top of page

How many carbs do I need? A guide to carbohydrate needs for people with Type 2 Diabetes

Have you ever been told to eat a low carb diet, and then sent off on your own without any more advice?

This leaves you very confused or overwhelmed, so you start your own internet research. And suddenly you’re even MORE confused because every article you read or influencer who’s ad pops up has something different to say.

The worst part is, there’s no way to tell what is good information or misinformation.

You’re not alone.

I get questions every day about how many carbs are appropriate per day, or meal. Or even what carb foods are “safe” for people with Type 2 Diabetes.

People tell me that if they just knew exactly how many carbs to eat, they could control their blood sugar and lower their A1c.

But the reason that an easy answer is hard to that there is no easier answer. No person needs exactly the same nutrition - even when we’re talking about carbs and blood sugar.

But let me break this down for you!

How to determine how many carbs you need:

Everyone is different (that’s right, no two people with Type 2 are the same). Your body is not the same as your neighbor’s, your brother's, your Facebook friend’s, or anyone else’s.

You have unique nutrition needs based on numerous factors:

  • Metabolic rate

  • Insulin resistance level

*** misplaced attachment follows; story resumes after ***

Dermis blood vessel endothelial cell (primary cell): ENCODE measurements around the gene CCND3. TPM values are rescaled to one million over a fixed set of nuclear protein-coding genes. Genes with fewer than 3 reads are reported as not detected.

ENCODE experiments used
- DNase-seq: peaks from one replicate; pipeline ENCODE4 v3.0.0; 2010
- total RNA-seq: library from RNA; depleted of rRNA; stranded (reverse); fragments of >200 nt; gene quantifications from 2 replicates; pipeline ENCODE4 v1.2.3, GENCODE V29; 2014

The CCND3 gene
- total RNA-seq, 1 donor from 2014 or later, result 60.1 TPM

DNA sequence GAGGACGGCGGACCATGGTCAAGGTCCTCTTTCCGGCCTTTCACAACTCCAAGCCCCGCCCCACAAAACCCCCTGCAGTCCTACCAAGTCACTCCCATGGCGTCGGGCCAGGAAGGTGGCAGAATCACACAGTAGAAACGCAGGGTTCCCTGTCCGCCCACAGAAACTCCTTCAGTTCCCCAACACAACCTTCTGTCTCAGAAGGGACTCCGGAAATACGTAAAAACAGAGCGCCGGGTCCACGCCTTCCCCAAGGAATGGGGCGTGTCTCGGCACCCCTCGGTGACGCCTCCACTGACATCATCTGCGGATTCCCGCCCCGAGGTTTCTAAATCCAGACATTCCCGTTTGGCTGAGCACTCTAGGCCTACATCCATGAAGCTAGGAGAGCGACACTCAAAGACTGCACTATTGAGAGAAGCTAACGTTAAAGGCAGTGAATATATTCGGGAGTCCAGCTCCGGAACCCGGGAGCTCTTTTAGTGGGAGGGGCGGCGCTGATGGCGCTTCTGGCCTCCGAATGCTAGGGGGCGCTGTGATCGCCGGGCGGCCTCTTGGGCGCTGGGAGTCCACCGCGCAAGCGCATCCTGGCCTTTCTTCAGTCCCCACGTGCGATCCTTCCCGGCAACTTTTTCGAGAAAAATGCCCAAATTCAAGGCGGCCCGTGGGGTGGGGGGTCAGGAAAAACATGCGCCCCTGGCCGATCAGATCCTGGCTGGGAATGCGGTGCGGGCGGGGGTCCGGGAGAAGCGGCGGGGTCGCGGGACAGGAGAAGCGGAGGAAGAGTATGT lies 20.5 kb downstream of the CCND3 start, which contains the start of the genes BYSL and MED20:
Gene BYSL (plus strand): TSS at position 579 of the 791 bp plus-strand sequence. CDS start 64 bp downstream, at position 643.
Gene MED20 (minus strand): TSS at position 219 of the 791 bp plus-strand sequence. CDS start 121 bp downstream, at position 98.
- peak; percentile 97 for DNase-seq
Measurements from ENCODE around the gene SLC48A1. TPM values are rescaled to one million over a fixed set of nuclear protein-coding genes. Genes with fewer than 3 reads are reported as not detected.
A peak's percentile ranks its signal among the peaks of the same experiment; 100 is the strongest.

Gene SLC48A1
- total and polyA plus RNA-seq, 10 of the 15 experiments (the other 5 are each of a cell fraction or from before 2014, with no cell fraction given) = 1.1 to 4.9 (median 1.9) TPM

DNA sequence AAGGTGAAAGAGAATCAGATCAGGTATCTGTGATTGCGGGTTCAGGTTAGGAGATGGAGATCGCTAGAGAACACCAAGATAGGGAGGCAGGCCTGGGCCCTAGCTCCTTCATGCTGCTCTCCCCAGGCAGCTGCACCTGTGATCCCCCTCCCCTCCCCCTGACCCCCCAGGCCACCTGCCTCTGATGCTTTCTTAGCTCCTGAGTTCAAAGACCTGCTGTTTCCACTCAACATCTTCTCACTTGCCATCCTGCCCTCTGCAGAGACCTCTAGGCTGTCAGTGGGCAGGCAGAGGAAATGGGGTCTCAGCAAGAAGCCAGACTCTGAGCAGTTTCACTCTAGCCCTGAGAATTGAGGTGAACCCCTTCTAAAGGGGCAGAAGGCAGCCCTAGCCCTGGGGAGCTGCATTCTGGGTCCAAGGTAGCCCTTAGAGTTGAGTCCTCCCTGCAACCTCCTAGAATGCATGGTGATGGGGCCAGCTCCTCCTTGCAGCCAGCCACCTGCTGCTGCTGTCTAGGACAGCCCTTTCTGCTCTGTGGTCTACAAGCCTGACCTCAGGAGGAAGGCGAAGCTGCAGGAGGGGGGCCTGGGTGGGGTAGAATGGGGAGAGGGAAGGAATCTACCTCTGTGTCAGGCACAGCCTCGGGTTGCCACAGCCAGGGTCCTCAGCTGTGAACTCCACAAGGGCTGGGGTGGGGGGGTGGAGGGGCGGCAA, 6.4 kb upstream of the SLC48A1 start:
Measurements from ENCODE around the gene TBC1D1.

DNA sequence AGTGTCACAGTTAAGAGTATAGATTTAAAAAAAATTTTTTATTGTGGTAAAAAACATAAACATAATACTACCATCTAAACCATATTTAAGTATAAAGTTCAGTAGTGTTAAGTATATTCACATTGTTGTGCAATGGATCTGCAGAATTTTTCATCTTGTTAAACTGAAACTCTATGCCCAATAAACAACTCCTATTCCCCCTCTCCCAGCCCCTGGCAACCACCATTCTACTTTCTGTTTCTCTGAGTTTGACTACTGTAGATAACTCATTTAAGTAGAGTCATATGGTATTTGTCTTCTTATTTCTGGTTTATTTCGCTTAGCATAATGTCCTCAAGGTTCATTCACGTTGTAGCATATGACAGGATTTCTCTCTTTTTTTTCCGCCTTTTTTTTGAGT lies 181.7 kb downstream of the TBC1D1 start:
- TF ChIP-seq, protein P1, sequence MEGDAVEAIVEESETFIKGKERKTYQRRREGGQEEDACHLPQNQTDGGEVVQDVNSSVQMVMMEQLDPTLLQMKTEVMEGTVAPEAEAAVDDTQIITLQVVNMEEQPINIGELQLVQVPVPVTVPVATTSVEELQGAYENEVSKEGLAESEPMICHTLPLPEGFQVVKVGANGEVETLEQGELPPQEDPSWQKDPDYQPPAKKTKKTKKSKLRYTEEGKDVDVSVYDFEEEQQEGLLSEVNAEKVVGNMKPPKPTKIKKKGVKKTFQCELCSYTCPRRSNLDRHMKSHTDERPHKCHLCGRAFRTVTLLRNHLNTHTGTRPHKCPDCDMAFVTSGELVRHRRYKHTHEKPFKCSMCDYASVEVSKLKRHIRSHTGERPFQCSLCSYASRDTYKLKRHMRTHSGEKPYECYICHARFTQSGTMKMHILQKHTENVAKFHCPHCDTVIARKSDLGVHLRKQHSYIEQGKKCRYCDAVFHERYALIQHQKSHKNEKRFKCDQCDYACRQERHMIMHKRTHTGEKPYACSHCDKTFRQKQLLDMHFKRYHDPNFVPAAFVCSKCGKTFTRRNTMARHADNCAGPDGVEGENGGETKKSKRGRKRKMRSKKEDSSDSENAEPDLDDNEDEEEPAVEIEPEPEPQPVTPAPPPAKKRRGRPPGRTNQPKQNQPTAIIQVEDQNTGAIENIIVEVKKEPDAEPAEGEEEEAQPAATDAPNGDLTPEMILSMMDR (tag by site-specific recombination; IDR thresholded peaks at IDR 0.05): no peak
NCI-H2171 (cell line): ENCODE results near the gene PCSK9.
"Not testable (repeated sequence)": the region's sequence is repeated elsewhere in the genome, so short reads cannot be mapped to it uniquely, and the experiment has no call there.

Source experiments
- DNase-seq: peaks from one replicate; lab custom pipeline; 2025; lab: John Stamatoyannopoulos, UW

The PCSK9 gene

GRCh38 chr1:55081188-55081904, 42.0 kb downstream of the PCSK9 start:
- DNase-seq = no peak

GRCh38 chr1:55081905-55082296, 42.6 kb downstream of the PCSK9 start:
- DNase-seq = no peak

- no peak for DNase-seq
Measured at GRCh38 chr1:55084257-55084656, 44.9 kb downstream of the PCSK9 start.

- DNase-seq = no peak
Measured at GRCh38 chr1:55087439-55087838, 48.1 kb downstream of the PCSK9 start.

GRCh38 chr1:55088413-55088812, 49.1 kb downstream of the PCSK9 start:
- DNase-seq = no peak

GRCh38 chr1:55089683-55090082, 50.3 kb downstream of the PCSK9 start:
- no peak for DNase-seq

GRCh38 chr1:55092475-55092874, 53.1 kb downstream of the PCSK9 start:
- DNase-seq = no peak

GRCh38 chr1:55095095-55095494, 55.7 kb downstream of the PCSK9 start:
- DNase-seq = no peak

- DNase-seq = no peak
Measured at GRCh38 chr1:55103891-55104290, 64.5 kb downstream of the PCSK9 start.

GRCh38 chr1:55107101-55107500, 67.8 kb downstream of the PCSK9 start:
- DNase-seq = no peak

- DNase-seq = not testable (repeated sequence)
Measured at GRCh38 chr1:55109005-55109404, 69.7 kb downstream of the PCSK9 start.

• Carb sensitivity at different times of day (circadian rhythms)

  • Sex, race, height, build.

  • Past experiences (diet, trauma, emotional state, etc.)

  • Activity level

  • Other health factors

So it’s important to find the ideal carb level for your body.

Where do I start?

Most people thrive on between 15-30 grams per meal, and snacks vary. But if you happen to be highly carb sensitive or insulin resistant, you may need less. On the flipside, if you are less insulin resistant (or are lowering it using methods that I teach) you may need more carbohydrate.

A safe place to start is 20 grams per meal, and 10 grams per snack. Then increase or decrease this based on:

  • Blood sugar level

  • Feelings and symptoms

  • Hunger level

Now does this seem daunting to figure out? Maybe - but it doesn’t have to! Using the strategies that I walk my Drop Diabetes participants through, you can find your “sweet spot” and eat to your needs, not just to control blood sugar, but also so your body can THRIVE and you can feel healthy and more carefree. Need help with this? Email me - I promise I’m listening.

But it’s not all about GRAMS of carbohydrates…

The most important part! There’s more to it than counting GRAMS.

Nutrition is a complex and multi-faceted topic. So it’s crucial to know that you are NOT going to fully control your blood sugars if you are only counting grams of carbohydrate. There are a few other factors that play a huge role in blood sugar stability.

The nutritional quality of the food. If a carbohydrate food is wholesome and contains blood sugar stabilizing nutrients, its going to affect blood sugar differently than a carbohydrate food with poor nutritional value (E.G. whole grains or strawberries versus white bread or chewy candies). To learn more on that, check out this article.

What you eat or drink with the carb food. Protein, fats, and fiber stabilize blood sugar. Eating 1 C of pasta will raise blood sugar more than 1 C pasta with chicken (protein) and asparagus (fiber). Eating 1 C grapes will raise you more than 1 C grapes with a cheese stick.